Primary care physicians use of office resources in the provision of preventive care
Objectives: To assess (1) the extent to which office resources leg, chart aids, educational materials, office staff) are used by primary care physicians in the provision of preventive care; (2) the characteristics of physicians associated with this use; and (3) the relationship of office resource use to reported preventive service provision. Design: Survey. Randomly selected active members of the American Academy of Family Physicians, Kansas City, Mo, American Academy of Pediatrics, Elk Grove Village, Ill, American College of Obstetricians and Gynecologists, Washington, DC, and American College of Physicians, Philadelphia, Pa. Main Outcome Measures: Use rates for each of 14 types of office resources, and scores for total office resource use, total preventive service provision, and counseling, screening, and immunization provision. Results: Most types of office resources were used by less than 50% of the physicians. Physicians in small private practices reported less use of resources than those in other settings. The chart flow sheet was the resource that was most strongly and consistently related to preventive service provision. For all organizations, the total resource use score was significantly correlated with scores for total preventive service provision, and counseling and immunization provision. For most organizations, the total resource use score was more highly related to total preventive service provision than was the age or sex of the physician, the percentage of patients uninsured or with Medicaid coverage, or community size. Conclusions: The use of office resources is an important factor in the provision of preventive care. Intervention efforts to improve office resource use may benefit from targeting by resource type, practice setting, physician specialty, and other physician and practice characteristics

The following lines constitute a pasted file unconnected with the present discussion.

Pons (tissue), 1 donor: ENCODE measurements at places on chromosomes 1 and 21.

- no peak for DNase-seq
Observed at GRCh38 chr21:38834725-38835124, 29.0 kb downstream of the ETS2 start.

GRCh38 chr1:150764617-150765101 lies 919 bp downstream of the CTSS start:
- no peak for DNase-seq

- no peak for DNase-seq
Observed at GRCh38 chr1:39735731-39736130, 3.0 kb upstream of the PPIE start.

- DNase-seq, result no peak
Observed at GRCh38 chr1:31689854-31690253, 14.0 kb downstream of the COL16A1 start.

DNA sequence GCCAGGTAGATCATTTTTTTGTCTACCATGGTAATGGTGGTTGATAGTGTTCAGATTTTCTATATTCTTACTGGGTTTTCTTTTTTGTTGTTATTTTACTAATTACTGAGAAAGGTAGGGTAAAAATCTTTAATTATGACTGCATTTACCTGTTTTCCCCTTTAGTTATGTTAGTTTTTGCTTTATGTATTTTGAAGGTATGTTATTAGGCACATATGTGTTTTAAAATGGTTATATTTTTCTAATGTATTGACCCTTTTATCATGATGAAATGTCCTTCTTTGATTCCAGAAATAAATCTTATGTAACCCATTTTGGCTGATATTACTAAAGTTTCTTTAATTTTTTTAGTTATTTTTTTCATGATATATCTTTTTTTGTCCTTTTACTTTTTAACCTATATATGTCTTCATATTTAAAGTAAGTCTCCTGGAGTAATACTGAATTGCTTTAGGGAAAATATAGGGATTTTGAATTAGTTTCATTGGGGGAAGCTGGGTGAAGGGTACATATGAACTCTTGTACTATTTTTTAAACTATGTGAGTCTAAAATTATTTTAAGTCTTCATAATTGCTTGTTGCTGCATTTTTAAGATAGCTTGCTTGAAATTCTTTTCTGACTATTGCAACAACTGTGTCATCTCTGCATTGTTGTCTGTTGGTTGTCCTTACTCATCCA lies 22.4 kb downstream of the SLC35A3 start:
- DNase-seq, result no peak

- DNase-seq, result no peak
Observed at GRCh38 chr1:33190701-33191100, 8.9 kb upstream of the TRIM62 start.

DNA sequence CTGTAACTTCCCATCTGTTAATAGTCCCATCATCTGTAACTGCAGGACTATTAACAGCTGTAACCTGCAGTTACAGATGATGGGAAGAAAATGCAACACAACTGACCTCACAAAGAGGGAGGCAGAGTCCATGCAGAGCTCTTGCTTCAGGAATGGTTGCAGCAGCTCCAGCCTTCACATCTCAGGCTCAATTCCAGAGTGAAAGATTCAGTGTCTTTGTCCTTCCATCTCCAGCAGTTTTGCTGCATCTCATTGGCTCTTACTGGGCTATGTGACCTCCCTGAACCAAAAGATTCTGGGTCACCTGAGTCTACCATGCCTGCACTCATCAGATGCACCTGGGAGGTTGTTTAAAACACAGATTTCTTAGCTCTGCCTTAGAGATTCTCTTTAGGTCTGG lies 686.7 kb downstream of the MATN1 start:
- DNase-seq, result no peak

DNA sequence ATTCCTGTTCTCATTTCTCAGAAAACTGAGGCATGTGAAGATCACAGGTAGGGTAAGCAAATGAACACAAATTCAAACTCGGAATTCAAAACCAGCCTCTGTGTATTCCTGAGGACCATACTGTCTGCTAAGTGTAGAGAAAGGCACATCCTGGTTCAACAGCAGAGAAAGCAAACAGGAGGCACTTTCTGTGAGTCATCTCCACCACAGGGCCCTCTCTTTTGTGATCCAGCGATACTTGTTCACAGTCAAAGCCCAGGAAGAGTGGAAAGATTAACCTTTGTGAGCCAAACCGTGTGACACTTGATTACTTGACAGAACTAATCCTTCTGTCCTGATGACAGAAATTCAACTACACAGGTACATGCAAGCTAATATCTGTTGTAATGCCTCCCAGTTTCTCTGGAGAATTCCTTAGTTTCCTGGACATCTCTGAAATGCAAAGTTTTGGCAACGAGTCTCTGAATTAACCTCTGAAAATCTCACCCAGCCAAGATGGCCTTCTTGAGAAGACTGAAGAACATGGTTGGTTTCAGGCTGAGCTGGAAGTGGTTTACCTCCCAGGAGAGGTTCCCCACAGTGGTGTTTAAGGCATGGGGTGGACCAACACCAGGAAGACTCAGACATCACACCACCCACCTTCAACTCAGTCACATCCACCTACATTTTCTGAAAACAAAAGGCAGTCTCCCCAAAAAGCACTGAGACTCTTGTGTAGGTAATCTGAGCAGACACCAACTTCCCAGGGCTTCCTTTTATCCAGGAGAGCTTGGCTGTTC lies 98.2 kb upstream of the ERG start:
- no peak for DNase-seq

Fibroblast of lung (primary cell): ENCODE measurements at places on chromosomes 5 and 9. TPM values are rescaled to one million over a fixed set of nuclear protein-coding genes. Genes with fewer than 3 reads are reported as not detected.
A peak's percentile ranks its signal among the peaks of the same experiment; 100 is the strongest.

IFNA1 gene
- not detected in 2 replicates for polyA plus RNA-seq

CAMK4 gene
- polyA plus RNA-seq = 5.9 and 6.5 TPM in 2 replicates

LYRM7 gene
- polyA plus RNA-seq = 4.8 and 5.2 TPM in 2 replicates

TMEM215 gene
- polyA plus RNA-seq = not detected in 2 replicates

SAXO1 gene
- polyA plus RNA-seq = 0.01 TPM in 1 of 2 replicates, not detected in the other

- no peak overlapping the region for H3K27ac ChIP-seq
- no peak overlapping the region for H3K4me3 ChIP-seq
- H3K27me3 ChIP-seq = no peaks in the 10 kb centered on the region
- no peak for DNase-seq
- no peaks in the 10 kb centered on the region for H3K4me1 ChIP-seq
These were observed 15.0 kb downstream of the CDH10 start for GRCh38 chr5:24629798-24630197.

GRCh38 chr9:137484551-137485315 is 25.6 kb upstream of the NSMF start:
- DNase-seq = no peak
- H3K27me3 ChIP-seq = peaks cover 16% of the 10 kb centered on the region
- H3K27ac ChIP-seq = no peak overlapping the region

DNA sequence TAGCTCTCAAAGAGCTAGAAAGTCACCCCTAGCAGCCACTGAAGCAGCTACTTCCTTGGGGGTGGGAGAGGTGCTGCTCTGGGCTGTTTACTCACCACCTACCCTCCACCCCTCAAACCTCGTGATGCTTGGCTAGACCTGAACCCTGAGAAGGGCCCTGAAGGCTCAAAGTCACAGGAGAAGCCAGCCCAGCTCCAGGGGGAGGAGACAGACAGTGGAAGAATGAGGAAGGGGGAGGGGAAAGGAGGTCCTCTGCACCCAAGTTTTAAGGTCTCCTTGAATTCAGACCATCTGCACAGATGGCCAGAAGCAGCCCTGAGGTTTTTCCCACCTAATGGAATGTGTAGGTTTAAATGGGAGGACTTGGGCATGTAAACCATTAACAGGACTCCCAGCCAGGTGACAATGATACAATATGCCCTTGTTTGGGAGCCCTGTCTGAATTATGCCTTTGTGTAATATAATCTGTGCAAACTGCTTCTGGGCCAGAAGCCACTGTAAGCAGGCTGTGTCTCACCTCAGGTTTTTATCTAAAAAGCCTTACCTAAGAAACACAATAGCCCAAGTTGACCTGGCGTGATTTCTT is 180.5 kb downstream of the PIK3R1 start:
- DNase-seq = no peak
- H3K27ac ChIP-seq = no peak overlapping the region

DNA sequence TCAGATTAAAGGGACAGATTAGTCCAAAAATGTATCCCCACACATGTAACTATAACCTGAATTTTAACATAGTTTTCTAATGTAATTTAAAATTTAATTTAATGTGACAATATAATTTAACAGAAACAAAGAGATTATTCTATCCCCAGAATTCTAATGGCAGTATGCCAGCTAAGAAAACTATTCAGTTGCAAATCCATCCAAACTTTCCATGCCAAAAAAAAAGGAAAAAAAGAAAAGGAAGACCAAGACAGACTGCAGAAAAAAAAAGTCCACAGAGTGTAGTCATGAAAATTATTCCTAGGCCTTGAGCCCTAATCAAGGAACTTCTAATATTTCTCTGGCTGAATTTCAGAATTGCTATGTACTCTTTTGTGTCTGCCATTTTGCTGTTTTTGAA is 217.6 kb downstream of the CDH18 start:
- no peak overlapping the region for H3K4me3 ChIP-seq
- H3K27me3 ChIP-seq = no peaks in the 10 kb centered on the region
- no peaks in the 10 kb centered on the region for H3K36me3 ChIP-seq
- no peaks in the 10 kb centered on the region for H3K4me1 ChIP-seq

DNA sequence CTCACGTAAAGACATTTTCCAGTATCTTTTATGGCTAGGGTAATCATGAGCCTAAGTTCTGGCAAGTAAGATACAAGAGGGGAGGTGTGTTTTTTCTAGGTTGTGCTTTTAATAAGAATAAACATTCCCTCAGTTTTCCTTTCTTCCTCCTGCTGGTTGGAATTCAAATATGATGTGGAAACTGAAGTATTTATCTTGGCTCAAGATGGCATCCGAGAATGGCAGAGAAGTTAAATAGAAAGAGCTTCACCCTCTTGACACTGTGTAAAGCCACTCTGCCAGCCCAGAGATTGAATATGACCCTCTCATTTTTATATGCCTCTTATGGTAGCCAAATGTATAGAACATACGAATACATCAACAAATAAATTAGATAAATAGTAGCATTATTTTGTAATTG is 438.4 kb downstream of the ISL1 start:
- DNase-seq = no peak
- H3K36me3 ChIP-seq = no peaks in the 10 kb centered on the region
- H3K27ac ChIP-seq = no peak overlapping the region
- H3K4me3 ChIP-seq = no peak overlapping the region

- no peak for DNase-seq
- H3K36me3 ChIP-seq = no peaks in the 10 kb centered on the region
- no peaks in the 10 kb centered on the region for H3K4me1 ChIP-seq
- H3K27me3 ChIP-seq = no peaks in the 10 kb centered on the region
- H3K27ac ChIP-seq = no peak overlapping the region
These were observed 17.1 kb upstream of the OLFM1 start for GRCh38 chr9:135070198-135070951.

Dickey, L. L., & Kamerow, D. (1996). Primary care physicians use of office resources in the provision of preventive care. Archives of Family Medicine, 5(7), 399-404.